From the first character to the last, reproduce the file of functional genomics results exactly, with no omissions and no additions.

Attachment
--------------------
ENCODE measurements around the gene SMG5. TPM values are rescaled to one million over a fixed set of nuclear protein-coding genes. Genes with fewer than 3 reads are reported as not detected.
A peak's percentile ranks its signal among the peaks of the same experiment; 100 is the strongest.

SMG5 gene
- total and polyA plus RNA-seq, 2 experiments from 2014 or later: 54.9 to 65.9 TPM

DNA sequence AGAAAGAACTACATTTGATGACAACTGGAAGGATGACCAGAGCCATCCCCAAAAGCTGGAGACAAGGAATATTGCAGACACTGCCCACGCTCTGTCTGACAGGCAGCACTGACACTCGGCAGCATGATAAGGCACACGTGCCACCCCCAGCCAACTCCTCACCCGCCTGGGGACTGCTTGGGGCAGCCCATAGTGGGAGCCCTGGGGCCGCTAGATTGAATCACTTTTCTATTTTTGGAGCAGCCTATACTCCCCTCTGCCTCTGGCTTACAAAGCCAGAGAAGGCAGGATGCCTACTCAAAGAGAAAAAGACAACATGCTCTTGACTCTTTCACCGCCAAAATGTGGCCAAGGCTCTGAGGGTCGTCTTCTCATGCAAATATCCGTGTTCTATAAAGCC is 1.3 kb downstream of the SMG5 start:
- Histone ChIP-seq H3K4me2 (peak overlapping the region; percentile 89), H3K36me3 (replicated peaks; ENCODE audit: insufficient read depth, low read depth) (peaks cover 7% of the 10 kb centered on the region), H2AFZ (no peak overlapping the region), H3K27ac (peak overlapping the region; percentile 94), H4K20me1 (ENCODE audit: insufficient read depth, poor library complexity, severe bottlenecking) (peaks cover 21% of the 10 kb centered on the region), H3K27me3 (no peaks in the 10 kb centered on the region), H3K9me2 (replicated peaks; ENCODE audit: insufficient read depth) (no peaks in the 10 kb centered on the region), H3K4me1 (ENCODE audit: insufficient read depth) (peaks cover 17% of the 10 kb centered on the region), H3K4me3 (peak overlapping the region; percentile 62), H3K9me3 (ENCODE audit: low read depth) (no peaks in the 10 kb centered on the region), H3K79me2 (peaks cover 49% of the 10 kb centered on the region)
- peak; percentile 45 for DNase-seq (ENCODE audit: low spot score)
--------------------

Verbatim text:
ENCODE measurements around the gene SMG5. TPM values are rescaled to one million over a fixed set of nuclear protein-coding genes. Genes with fewer than 3 reads are reported as not detected.
A peak's percentile ranks its signal among the peaks of the same experiment; 100 is the strongest.

SMG5 gene
- total and polyA plus RNA-seq, 2 experiments from 2014 or later: 54.9 to 65.9 TPM

DNA sequence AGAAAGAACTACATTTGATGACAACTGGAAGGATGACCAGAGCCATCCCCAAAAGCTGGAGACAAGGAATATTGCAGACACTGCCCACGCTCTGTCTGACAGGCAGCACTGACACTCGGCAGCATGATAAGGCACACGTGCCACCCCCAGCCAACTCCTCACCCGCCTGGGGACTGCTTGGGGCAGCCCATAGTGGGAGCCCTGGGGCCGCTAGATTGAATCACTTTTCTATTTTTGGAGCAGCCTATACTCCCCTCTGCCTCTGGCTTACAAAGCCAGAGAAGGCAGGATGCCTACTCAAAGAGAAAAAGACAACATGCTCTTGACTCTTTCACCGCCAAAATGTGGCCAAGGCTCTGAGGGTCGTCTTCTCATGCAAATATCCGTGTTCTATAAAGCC is 1.3 kb downstream of the SMG5 start:
- Histone ChIP-seq H3K4me2 (peak overlapping the region; percentile 89), H3K36me3 (replicated peaks; ENCODE audit: insufficient read depth, low read depth) (peaks cover 7% of the 10 kb centered on the region), H2AFZ (no peak overlapping the region), H3K27ac (peak overlapping the region; percentile 94), H4K20me1 (ENCODE audit: insufficient read depth, poor library complexity, severe bottlenecking) (peaks cover 21% of the 10 kb centered on the region), H3K27me3 (no peaks in the 10 kb centered on the region), H3K9me2 (replicated peaks; ENCODE audit: insufficient read depth) (no peaks in the 10 kb centered on the region), H3K4me1 (ENCODE audit: insufficient read depth) (peaks cover 17% of the 10 kb centered on the region), H3K4me3 (peak overlapping the region; percentile 62), H3K9me3 (ENCODE audit: low read depth) (no peaks in the 10 kb centered on the region), H3K79me2 (peaks cover 49% of the 10 kb centered on the region)
- peak; percentile 45 for DNase-seq (ENCODE audit: low spot score)